• $550,000 for the Department of Recreation to operate two additional Excel Beyond the Bell sites at Harriet Tubman and Watkins Mills Elementary Schools;
  • $450,000 increase to the TeenWorks program;
  • $730,000 for the Children's Opportunity Alliance;
  • $7.4 million to reshape the County's Working Families Income Supplement to match a total of 70% of Federal EITC (when combined with State EITC);
  • A four percent increase to the County's supplemental payment program to service providers of developmentally disabled residents and a two percent increase to adult medical day care providers;
  • $6.45 million in Federal ARPA funds to continue in FY24 the Food Staples Program that directly provides food to individuals and families most in need;
  • $2 million increase to Montgomery Cares reimbursement rates that will begin to right-size the County's share of the total cost of care;
  • Significant funding increases for the African American Health Program ($800,000), Latino Health Initiative ($950,000), Asian American Health Initiative ($775,000), and Black Physicians Health Network ($1 million);
  • $735,000 increase for the third year of the Guaranteed Income Pilot Program;
  • $1.1 million to fund new Office of Food Systems Resilience;
  • Record funding to address climate change - $268.7 million total in both the operating and capital budgets;
  • $18.6 million for the Montgomery County Green Bank;
  • $61.2 million for Vision Zero traffic, bicyclist, and pedestrian efforts;
  • Maintaining Ride On service at current levels pending recommendations of the "Ride On Reimagined" study;
  • Expanding the capacity of Office of Grants Management by adding two staff members;
  • A three percent inflationary adjustment for nonprofit service provider contracts across County government;
  • Reforming the community grants process based on community and provider input;
  • Establishing multiple rounds of funding for the community grants programs that will be awarded throughout the year;
  • Providing bridge funding for nonprofits currently funded in the community grants budget; and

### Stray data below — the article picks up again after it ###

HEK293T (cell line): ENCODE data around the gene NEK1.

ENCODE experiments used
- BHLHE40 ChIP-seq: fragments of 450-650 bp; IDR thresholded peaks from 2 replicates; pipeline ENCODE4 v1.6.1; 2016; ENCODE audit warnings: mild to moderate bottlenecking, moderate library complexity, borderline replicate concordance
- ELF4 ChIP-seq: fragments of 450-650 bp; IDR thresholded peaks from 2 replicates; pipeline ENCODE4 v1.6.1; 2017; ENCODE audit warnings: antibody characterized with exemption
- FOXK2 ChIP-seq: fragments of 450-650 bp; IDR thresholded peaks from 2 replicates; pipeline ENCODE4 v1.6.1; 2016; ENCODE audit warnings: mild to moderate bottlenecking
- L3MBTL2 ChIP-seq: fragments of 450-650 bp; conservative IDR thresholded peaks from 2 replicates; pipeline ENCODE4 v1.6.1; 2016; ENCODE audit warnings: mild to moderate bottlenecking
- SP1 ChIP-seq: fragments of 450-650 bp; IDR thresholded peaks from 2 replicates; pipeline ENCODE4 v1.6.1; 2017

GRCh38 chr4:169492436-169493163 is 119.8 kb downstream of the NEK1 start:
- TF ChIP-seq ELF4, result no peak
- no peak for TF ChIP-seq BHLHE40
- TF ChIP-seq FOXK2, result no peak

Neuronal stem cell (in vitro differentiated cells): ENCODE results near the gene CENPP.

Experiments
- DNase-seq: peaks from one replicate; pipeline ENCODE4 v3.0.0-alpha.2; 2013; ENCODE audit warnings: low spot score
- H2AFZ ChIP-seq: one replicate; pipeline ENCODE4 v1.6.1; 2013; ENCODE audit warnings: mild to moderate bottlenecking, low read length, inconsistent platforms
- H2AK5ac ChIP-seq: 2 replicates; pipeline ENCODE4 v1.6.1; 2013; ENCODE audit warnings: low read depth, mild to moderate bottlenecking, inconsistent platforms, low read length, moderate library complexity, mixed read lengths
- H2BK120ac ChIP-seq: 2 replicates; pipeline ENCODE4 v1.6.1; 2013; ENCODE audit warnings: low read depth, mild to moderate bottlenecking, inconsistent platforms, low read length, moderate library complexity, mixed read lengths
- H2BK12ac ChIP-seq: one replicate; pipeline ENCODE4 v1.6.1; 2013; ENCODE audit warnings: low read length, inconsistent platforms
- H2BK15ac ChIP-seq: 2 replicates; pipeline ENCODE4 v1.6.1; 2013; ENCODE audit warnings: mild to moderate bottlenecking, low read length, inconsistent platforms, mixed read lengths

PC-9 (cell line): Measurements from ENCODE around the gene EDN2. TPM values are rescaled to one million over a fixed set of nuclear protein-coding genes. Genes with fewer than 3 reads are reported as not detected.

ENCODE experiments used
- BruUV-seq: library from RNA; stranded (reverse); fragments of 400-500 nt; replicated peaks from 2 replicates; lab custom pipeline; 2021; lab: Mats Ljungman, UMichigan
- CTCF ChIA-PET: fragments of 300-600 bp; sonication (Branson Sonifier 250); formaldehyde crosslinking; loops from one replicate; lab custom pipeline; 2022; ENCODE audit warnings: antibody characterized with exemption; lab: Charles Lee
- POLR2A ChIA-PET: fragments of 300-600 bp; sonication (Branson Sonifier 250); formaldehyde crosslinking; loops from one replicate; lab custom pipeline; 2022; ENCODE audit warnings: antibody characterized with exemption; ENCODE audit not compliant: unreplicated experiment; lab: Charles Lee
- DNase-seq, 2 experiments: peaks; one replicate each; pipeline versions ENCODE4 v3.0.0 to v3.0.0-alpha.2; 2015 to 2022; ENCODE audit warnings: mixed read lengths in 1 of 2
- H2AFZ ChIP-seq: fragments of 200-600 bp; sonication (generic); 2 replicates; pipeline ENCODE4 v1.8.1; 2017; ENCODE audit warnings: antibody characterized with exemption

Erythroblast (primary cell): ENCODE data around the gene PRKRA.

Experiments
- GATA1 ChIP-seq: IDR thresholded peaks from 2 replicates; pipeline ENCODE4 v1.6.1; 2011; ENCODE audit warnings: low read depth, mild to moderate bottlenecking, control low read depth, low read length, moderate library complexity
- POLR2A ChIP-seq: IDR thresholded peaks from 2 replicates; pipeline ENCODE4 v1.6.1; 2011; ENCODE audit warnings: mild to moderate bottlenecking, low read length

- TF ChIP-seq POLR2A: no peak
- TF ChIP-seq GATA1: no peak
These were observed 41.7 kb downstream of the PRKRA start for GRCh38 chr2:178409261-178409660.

• $2 million for capital cost sharing community grants.

Developing the capital budget was challenging this year due to significant cost escalation related to supply chain problems and construction market conditions compounded by projected decreases in recordation tax revenues related to higher interest rates and the slowing housing market. Fortunately, increased funding from land sale proceeds, State and Federal funding, and increased recordation tax rates to support school construction helped mitigate the need to delay or reduce previously approved projects.

The approved amended FY23-28 Capital Improvements Program (CIP) includes funding for a number of important projects including:

  • $1.9 billion in funding for MCPS facilities, a $136.8 million, or 7.7 percent increase over the previously approved budget. I am particularly pleased that the CIP will fund: 1) a new Burtonsville Elementary School to replace the current, inadequate, undersized school; 2) a new materials warehouse, freeing up the current Rockville site for redevelopment; and 3) maintain the MCPS proposed construction schedule for 28 school projects (new schools, renovations, and additions) while also leveraging an estimated $582.7 million in State aid.
  • Construction funding for the Wheaton Arts and Cultural Center;
  • Increased State and Federal funding for a bus rapid transit (BRT) network, shopping center and parking lot redevelopment in Burtonsville, MD 198 sidewalk improvements, streetlighting, traffic signals, agricultural land easements, façade easement upgrades in White Oak, and upgrading internet connections for low-income residents; and
  • Expansion of the High School Wellness Center program to additional schools and a new, full Linkages to Learning center at Greencastle Elementary School.

Additional information about these budgets can be obtained by visiting the Office of Management and Budget webpage at https://www.montgomerycountymd.gov/omb/. This website provides a searchable, user-friendly means of accessing detailed budget information regarding the approved Operating and Capital Budgets and CIP. Please call the Office of Management and Budget at 240-777-2800 for further information.

Developing a budget for a County of more than one million people is a complicated process and is a balancing act between community needs and fiscal realities. While the Council and I did not agree on every item, this budget ultimately makes significant investments in education, our County's workforce, our well-established social safety net, public safety, affordable housing, climate change, and infrastructure. This is a strong and vibrant community, and we are leveraging our tremendous strengths to make sure that our continued recovery from the pandemic allows us to operate more efficiently, environmentally, and equitably.

Marc Elrich
County Executive, Montgomery County